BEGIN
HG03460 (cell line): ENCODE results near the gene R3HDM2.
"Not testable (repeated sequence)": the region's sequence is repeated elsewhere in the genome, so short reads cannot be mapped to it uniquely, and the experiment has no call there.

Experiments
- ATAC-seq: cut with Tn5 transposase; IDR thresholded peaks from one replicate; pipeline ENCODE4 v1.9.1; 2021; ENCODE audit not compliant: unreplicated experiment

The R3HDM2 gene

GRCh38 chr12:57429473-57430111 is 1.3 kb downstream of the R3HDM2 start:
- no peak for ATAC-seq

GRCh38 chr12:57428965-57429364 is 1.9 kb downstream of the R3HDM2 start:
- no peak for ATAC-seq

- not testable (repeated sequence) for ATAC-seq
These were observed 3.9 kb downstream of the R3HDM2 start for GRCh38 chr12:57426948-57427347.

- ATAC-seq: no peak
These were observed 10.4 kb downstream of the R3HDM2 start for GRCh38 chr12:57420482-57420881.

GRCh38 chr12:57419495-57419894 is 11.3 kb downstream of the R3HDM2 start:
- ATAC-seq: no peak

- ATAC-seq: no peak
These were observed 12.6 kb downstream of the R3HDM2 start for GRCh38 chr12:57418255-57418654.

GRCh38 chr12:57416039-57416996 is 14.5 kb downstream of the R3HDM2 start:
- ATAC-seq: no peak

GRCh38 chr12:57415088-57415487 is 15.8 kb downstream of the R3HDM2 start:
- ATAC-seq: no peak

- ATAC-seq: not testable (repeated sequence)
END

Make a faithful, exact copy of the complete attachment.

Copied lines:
HG03460 (cell line): ENCODE results near the gene R3HDM2.
"Not testable (repeated sequence)": the region's sequence is repeated elsewhere in the genome, so short reads cannot be mapped to it uniquely, and the experiment has no call there.

Experiments
- ATAC-seq: cut with Tn5 transposase; IDR thresholded peaks from one replicate; pipeline ENCODE4 v1.9.1; 2021; ENCODE audit not compliant: unreplicated experiment

The R3HDM2 gene

GRCh38 chr12:57429473-57430111 is 1.3 kb downstream of the R3HDM2 start:
- no peak for ATAC-seq

GRCh38 chr12:57428965-57429364 is 1.9 kb downstream of the R3HDM2 start:
- no peak for ATAC-seq

- not testable (repeated sequence) for ATAC-seq
These were observed 3.9 kb downstream of the R3HDM2 start for GRCh38 chr12:57426948-57427347.

- ATAC-seq: no peak
These were observed 10.4 kb downstream of the R3HDM2 start for GRCh38 chr12:57420482-57420881.

GRCh38 chr12:57419495-57419894 is 11.3 kb downstream of the R3HDM2 start:
- ATAC-seq: no peak

- ATAC-seq: no peak
These were observed 12.6 kb downstream of the R3HDM2 start for GRCh38 chr12:57418255-57418654.

GRCh38 chr12:57416039-57416996 is 14.5 kb downstream of the R3HDM2 start:
- ATAC-seq: no peak

GRCh38 chr12:57415088-57415487 is 15.8 kb downstream of the R3HDM2 start:
- ATAC-seq: no peak

- ATAC-seq: not testable (repeated sequence)